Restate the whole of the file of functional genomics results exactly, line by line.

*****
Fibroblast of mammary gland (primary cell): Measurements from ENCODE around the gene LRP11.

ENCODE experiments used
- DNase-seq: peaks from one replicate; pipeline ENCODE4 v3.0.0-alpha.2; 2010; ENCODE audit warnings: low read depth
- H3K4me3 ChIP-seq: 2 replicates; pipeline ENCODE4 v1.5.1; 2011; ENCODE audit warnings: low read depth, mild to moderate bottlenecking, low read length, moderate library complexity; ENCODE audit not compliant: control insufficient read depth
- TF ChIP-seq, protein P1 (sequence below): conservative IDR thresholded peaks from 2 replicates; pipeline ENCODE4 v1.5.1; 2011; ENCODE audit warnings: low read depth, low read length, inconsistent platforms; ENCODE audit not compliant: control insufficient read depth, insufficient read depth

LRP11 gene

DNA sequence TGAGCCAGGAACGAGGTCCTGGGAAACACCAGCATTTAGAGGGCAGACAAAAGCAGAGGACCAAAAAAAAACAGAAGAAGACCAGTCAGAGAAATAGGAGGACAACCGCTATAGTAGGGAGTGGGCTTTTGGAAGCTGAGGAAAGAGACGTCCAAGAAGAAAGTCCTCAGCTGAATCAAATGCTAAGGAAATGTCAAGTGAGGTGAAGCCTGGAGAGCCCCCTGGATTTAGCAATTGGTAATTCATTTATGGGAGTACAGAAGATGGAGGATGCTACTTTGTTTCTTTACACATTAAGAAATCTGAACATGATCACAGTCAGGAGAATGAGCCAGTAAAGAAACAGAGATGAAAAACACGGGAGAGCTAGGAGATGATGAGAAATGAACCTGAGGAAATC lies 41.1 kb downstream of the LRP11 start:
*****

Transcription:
Fibroblast of mammary gland (primary cell): Measurements from ENCODE around the gene LRP11.

ENCODE experiments used
- DNase-seq: peaks from one replicate; pipeline ENCODE4 v3.0.0-alpha.2; 2010; ENCODE audit warnings: low read depth
- H3K4me3 ChIP-seq: 2 replicates; pipeline ENCODE4 v1.5.1; 2011; ENCODE audit warnings: low read depth, mild to moderate bottlenecking, low read length, moderate library complexity; ENCODE audit not compliant: control insufficient read depth
- TF ChIP-seq, protein P1 (sequence below): conservative IDR thresholded peaks from 2 replicates; pipeline ENCODE4 v1.5.1; 2011; ENCODE audit warnings: low read depth, low read length, inconsistent platforms; ENCODE audit not compliant: control insufficient read depth, insufficient read depth

LRP11 gene

DNA sequence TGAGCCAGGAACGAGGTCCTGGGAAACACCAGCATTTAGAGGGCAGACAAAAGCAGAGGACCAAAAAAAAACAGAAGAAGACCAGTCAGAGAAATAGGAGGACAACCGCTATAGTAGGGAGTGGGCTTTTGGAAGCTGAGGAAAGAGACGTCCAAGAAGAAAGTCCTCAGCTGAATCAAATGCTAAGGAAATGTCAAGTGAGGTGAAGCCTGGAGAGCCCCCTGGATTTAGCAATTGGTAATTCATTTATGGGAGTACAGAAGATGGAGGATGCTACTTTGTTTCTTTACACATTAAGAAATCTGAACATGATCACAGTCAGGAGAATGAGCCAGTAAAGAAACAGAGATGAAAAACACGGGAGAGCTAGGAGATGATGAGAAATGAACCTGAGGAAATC lies 41.1 kb downstream of the LRP11 start: